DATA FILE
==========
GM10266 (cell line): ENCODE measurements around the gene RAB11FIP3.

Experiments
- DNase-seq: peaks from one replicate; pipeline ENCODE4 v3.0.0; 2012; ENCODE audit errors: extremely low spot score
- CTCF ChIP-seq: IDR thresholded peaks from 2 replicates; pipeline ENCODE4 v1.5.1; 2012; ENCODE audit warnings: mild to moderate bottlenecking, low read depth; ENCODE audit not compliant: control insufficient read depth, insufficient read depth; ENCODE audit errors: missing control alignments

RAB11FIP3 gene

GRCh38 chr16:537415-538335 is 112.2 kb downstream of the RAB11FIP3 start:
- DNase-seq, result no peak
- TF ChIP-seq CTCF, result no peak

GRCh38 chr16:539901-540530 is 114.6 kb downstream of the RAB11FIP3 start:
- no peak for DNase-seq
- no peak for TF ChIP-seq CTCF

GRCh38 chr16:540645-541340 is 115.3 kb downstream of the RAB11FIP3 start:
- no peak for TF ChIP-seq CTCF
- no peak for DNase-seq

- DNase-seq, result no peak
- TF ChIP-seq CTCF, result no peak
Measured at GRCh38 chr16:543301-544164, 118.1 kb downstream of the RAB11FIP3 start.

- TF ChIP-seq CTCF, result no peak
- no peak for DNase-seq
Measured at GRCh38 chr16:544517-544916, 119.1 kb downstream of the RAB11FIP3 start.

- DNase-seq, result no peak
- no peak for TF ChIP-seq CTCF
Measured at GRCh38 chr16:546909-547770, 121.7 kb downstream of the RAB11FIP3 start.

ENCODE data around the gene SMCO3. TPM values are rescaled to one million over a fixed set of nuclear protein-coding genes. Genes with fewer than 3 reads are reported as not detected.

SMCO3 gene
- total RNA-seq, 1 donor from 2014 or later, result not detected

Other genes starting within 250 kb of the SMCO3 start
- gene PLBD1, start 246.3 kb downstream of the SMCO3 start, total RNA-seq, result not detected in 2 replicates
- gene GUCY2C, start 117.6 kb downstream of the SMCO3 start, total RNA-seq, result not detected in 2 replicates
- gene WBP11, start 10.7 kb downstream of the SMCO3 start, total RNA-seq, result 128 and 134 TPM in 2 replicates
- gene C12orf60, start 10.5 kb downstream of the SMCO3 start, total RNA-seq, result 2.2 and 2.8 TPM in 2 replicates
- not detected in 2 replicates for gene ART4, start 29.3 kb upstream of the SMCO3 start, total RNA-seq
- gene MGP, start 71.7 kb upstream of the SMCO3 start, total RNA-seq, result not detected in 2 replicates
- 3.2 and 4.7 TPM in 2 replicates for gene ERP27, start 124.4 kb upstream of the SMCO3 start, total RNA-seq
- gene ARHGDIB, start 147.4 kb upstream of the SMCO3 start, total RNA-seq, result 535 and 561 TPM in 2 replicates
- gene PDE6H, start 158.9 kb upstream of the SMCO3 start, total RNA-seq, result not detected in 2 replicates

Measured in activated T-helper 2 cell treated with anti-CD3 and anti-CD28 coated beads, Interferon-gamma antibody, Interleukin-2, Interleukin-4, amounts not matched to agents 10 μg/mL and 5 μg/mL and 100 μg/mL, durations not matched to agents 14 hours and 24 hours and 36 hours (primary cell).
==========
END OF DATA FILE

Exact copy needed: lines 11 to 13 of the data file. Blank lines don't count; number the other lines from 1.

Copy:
- no peak for TF ChIP-seq CTCF

GRCh38 chr16:540645-541340 is 115.3 kb downstream of the RAB11FIP3 start:
- no peak for TF ChIP-seq CTCF